New House GOP Proposal for National Online Sales Tax
GOP lawmakers in the United States House of Representatives are again proposing another national sales tax bill, or bill that will create a national system of taxing online sales. In an effort to level the playing field for all retailers, House Oversight Chairman Jason Chaffetz and 15 other legislators are sponsoring a bill that makes significant changes to the Marketplace Fairness Act.
Most notably, the bill doesn’t use origin-based sales tax like the bill draft proposed by Representative Goodlatte and also limits the extent to which states can audit out-of-state retailers.
What the Revival of National Sales Tax Means for Retailers
If you’re worried about a national sales tax bill passing, the likelihood of such a bill going into effect are still slim. While the original sponsor of
the Republican bill, Representative Steve Womack, is on board with Chaffetz’s version of a national online sales tax solution, there is still likely to be a big divide between Republicans on the matter of online national sales tax of any kind.
According to The Hill, “supporters of the new bill acknowledged they face a tough task in getting their measure passed anytime soon.” Republicans are divided on the issue of sales tax and the Senate passed an entirely different approach to online sales tax. There are still many obstacles left to overcome for any sales tax to become national.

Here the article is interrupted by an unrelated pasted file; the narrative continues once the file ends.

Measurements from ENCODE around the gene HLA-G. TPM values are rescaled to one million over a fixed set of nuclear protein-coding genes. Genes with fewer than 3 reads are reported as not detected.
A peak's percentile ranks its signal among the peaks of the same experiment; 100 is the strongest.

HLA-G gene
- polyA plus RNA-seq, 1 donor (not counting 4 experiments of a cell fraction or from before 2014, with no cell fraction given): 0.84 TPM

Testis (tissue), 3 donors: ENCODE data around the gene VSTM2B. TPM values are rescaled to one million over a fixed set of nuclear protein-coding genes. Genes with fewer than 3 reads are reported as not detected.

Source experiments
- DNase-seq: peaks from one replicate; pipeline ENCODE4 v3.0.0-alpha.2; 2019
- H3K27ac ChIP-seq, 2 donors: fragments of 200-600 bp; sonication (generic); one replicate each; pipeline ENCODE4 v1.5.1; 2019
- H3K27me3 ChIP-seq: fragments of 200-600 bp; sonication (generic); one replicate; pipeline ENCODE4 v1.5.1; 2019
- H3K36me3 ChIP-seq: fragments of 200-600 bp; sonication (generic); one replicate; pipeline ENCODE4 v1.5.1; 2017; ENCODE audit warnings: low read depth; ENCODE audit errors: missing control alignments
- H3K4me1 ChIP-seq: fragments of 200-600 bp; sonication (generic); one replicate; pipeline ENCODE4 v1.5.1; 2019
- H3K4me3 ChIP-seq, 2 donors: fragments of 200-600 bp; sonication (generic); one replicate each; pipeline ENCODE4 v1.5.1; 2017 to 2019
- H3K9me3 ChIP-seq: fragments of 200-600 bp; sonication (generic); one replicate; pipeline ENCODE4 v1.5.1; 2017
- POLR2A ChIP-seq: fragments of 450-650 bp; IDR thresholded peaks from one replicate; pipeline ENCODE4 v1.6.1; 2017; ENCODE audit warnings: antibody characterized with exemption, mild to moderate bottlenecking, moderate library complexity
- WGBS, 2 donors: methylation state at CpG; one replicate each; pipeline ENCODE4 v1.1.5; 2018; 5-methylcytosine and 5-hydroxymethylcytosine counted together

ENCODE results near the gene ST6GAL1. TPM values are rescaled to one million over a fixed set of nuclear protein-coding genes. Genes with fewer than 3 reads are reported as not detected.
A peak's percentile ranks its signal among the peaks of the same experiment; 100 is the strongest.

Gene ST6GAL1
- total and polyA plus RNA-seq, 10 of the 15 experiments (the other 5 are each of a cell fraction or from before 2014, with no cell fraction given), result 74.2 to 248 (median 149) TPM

In fact, neither speaker of either legislative body, the House or Senate, have shown a keen interest in national sales tax legislation.
What’s Different About the Remote Transaction Parity Act
What’s important to know about this new version of a sales tax bill is that it abides by destination-based sales tax calculations. In other words, retailers are obligated to charge the sales tax rate of the consumer and remit payment to the consumer’s tax jurisdiction. Goodlatte’s bill, on the other hand, asked retailers to charge the rate of where their businesses are located with an origin-based system of sales taxation.
If you’ve been doing sales tax for any amount of time, you understand just how difficult destination-based sales tax can be to manage. This bill would dramatically increase every business’ sales tax liabilities and the time they’d spend calculating, managing, and filing sales tax.
Although it is unlikely that this bill will become a law, we’ve seen an increasing number of different ideas on how sales tax should be administered nationally and an increase in the ways nexus can be created. As states are increasing the ways your company can be liable for sales tax, it’s your job to prepare for what just might be inevitable as your company grows—sales tax liabilities in more jurisdictions.
It’s better to be prepared for any changes to sales tax law and get systems in place that make managing sales tax easier. Technology is a sales tax manager’s best friend when it comes to sales tax liabilities. We can help you automate your sales tax filing process and ensure you have the highest level of compliance possible with our sales tax filing software.
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